Hydrolytic Stability;
an important parameter to balance

Synthetic ester-based lubricants provide superior performance in selected applications but, depending on its structure and the conditions, they can exhibit poor hydrolytic stability. In some applications, where a rapid biodegradability is needed, hydrolysis may even have an advantage, e.g. in marine applications. For other applications hydrolysis maybe of concern. The right structure and specification must be chosen for an optimal balance.

An ester is the result of a condensation reaction between carboxylic acid/s and alcohol/s. Reaction kinetics are in favor of the ester as the generated water is removed. The catalyst also influences the reaction kinetics.

Once the ester is produced, the product can revert to its original nature, that is, carboxylic acid/s and alcohol/s. This process is called hydrolysis. There are various parameters to play with to avoid the aforementioned reversal, and which will determine the hydrolytic stability of an ester.  

For this purpose, a new methodology was developed by IQLubricants to be able to compare hydrolytic stability behavior over a long duration of time. This methodology helps us designing the right strategy for each application.
The experiment consists of mixing 75 % of product and 25 % of water using a metal catalyst. The tests are performed at 93 ⁰C in a reactor. The extent of hydrolysis is measured by monitoring the acid value of the oil phase. As hydrolysis evolves, the acid number increases until all the water is consumed, that is, it reaches a plateau. Having a more hydrolytically stable structure reduces the rate of hydrolysis but does not change the final acid value. Once we have the evolution of the acid value, the rate of hydrolysis can be calculated, and products compared. The method is a modified version of the “beverage bottle method” (ASTM D2619) with the advantage that we have all the information of the hydrolysis evolution over time. Another benefit is the consistent results we obtain thanks to the continuous stirring and the longer reaction times.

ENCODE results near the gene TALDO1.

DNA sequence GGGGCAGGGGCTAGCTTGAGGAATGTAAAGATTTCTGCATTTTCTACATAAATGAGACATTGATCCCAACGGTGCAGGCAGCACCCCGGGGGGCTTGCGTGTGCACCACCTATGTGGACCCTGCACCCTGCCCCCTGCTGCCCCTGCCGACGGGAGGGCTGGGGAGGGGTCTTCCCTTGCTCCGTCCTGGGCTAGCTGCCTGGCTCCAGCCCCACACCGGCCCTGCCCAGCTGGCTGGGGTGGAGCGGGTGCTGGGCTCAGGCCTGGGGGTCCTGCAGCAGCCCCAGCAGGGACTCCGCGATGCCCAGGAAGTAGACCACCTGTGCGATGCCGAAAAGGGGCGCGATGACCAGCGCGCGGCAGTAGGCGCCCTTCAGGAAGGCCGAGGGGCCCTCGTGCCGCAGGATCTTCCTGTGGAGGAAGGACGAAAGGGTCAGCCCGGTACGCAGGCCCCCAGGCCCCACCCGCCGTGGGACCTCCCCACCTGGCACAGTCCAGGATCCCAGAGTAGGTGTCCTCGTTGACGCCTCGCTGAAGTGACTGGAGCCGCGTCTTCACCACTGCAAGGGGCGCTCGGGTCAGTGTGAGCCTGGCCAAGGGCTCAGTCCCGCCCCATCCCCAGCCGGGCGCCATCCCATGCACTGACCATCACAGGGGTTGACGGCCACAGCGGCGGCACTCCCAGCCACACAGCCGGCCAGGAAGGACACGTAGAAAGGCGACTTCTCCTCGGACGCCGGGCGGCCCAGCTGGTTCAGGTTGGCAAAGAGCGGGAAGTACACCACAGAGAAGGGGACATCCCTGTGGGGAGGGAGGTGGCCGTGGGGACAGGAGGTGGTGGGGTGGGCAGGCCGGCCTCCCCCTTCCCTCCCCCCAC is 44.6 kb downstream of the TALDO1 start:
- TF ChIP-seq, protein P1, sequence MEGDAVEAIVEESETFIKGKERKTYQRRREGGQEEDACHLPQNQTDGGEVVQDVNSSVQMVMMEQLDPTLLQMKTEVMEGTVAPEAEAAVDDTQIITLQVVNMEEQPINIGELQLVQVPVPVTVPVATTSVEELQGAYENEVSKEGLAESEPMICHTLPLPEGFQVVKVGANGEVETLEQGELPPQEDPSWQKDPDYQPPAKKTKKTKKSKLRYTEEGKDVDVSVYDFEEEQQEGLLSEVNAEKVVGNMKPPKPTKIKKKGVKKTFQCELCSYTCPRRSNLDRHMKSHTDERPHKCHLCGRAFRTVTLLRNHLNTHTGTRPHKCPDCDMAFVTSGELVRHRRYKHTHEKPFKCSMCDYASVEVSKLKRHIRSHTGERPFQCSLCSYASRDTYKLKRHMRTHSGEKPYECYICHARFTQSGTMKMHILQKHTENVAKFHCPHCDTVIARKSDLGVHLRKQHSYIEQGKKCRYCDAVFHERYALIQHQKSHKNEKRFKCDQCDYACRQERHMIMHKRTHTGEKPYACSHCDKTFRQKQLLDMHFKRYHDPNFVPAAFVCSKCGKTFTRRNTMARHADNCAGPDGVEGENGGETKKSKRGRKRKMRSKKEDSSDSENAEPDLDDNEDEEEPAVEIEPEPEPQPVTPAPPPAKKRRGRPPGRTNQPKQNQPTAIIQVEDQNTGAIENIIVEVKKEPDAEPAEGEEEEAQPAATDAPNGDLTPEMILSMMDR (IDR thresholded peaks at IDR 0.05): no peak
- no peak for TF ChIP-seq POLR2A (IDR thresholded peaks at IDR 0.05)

As an example, in figure 1 we can see the hydrolysis extent over time for three different products. We can establish that product A is more stable to hydrolysis than product B or C. By designing the right structure, we can control the rate at which hydrolysis occurs.

Figure 1. Hydrolysis evolution along time.

In other words, the complete and precise understanding of the hydrolysis phenomena thanks to the design of a tailor-made methodology, allows IQLubricants to translate a high-performance application need into a specific molecular structure.

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